Garden

Secrets of a Successful Terrarium

Thursday, June 23rd, 2011

One of the nice things about contributors is how much they teach and inspire me.  This month, Courtney is back and he is talking about his personal experience with a project I’ve long wanted to try: a terrarium! 

Placing anything organic under glass is a hot trend right now.  We’re seeing these mini ecosystems pop up everywhere in design, and more and more terrarium vessels available at stylish retailers.  They were big in the 1970’s and now they’re back!

james modern bespoke terrariumI learned with a little research yesterday that the art of a successful terrarium is not a new discovery by any means.

The history of the terrarium dates back to the 19th Century, and grew in popularity in the Victorian Era in England.  Their origination is credited to surgeon and gardening enthusiast Dr. Nathanial Ward. 

An amateur botanist, Ward was conducting an experiment on protecting plants from the polluted London air, and observed how certain plants could thrive and be kept healthy under glass. 

An added bonus to his 1827 discovery was that horticulturists could use glass vessels to protect tropical plant species in ‘Wardian cases’ from sea air on long voyages returning by ship to their homeland. 

I am fascinated by these ‘Wardian cases’ which we now call terrariums, and so is Courtney.  He recently attempted to create one himself, and learned a few things in the process.  

Please welcome back Courtney Lake on the topic of successful terrariums!

“Terrariums are the flora equivalent of a ship in a bottle in my opinion. They are beautiful living sculptures that can serve a multitude of purposes from table centerpiece to anchoring a mantel vignette. The terrariums of today are not the ones we crafted for school science fairs.  Modern terrariums combine form, texture and color to create living works of art.

Yet for many, including myself, creating a successful environment can be intimidating.  Every time I see one, I think to myself “How did they do that?”  It amazes me that people have mastered the art of how to create what are essentially miniature gardens within the confines of a glass vessel.

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Simple Summer Lavender Wreath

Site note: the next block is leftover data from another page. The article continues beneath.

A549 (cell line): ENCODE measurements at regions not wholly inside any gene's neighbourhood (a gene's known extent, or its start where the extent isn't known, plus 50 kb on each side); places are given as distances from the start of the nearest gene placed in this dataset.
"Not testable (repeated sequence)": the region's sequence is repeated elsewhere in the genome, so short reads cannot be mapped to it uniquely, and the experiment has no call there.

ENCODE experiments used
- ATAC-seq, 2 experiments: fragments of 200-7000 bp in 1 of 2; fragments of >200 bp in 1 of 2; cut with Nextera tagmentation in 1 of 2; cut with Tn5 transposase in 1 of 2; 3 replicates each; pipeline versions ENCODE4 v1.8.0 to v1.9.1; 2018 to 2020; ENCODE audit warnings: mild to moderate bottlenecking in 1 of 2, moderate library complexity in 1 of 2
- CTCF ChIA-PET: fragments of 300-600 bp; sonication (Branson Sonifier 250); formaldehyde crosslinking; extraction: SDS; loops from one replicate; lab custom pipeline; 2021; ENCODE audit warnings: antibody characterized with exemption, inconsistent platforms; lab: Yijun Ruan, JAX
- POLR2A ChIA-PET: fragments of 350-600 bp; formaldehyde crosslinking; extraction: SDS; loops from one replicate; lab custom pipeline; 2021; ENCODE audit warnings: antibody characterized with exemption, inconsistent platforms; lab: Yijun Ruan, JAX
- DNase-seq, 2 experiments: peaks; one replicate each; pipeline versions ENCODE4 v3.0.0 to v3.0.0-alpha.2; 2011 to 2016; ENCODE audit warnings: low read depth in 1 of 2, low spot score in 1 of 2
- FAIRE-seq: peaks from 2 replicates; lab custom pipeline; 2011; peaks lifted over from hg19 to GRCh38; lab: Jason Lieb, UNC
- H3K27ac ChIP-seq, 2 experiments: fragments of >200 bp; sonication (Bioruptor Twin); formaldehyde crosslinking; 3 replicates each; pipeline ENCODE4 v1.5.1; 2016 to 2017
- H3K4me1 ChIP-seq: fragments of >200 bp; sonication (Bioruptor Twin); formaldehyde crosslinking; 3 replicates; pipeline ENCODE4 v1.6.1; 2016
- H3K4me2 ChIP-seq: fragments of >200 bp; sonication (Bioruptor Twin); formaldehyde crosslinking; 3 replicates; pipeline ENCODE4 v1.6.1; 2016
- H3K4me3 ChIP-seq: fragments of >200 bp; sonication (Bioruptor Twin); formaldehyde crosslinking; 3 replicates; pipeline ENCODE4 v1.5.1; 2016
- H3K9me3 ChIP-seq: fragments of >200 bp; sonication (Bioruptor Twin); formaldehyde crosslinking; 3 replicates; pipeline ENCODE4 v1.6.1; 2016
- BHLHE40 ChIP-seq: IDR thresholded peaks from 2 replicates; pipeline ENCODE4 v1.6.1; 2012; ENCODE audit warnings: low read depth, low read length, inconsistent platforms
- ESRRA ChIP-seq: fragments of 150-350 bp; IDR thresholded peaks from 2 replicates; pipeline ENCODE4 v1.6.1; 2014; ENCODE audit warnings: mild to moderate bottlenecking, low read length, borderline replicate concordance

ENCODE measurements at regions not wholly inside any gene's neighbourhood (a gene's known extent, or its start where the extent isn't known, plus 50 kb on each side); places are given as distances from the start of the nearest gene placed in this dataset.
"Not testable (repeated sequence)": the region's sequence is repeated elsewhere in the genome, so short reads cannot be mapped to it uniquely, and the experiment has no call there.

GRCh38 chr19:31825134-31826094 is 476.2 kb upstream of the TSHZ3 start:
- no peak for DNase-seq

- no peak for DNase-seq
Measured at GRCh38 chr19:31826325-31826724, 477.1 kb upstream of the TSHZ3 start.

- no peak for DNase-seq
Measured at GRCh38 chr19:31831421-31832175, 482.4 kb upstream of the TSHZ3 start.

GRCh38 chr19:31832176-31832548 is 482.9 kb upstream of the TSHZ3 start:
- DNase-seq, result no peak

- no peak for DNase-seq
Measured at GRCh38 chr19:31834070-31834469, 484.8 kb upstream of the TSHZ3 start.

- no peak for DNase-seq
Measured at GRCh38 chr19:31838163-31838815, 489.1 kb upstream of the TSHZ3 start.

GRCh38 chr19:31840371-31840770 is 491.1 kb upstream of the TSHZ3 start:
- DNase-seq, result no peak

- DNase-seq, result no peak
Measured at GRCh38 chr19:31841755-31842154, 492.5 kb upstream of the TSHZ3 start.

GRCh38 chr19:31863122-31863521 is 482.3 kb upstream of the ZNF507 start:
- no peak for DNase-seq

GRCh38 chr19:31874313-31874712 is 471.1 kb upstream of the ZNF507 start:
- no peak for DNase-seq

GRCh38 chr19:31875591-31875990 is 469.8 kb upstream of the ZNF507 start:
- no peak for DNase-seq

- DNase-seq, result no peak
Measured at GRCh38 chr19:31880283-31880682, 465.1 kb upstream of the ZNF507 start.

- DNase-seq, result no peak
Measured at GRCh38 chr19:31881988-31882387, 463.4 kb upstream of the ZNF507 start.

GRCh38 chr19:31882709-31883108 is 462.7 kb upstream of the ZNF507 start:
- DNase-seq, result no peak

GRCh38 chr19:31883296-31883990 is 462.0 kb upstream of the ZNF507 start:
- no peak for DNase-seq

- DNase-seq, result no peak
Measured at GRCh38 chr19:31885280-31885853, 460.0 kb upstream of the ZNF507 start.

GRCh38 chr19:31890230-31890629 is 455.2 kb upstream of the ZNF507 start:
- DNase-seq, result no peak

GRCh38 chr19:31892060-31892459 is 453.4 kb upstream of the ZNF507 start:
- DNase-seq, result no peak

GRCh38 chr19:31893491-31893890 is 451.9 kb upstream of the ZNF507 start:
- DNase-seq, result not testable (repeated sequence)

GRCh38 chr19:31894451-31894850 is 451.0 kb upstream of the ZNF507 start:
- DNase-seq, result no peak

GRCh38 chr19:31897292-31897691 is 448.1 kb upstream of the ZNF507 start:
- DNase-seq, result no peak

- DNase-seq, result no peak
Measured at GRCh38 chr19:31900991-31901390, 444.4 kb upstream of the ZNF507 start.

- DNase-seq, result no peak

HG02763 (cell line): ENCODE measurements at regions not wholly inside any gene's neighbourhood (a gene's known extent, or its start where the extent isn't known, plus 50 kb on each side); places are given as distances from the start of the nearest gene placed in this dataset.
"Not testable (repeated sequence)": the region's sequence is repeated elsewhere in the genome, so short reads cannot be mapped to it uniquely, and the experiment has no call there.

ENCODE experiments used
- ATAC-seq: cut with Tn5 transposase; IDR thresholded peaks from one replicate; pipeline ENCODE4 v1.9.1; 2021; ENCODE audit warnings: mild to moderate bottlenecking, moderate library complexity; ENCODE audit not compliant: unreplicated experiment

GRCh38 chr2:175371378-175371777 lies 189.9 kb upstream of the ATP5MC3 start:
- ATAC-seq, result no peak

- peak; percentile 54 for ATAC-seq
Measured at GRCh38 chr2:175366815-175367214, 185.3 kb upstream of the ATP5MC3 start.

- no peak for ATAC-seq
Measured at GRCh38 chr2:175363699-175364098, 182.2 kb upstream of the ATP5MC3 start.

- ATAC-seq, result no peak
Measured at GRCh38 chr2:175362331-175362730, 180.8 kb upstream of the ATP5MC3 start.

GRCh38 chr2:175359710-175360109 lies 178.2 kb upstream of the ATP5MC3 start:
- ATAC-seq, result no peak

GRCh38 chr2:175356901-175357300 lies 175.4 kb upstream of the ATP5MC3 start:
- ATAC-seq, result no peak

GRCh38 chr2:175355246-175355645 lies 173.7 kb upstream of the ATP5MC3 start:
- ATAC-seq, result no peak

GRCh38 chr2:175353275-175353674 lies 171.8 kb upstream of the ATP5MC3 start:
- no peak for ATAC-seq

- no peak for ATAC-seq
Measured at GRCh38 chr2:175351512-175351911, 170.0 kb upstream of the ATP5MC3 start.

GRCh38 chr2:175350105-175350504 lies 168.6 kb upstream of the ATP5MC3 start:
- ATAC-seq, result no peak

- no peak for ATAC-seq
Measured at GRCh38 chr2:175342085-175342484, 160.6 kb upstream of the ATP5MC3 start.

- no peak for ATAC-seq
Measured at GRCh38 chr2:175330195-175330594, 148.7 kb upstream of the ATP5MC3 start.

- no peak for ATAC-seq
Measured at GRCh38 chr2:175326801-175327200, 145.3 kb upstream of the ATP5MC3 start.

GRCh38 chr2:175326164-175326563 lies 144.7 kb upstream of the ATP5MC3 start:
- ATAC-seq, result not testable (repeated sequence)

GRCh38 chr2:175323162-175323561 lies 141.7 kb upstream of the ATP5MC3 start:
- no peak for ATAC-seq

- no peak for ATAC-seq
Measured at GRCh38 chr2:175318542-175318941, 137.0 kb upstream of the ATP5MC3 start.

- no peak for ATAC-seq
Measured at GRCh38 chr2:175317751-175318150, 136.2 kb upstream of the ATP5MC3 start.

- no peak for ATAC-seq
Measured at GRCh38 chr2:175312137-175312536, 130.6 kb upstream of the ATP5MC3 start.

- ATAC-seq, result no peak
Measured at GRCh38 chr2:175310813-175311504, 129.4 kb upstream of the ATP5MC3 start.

Monday, June 20th, 2011

Happy Monday everyone, hope you had a fantastic weekend!  We built a 12’ x 12’ cabana on Saturday on our patio and I can’t believe how great it looks!  I’ll show you the whole space later this week, I’ve just got to pull it all together and snap a few pics. 

We spent Sunday in Sonoma, lounging in the Plaza, bliss I tell you.  Balmy and perfect.  The kids ended up a little bronzer and we had a relaxing time, strolling around and popping into a favorite tasting room.  I meant to write about this lavender wreath last night but then got caught up in past episodes of Million Dollar Decorators and could not avert my eyes.  Some peeps are very self absorbed and completely out of touch!  But it makes for great television, I admit I am hooked. 

There are few things in the garden I love more than lavender, so last week I harvested a few plants and crafted a front door wreath.  Here it hangs from my trusty Command hook, so natural and fragrant.

kates lavender front door wreath

 

For a simple summer wreath like this one, you’ll need a craft floral ring, floral wire, wire cutters, ribbon, and clippers for your stems (not shown).  I used the 18” craft ring, which requires lavender from 3-4 mature plants.  I imagine you could make the 12” version with 2-3 plants.  Be sure to cut the lavender 12-15” from the top.

lavender wreath supplies

 

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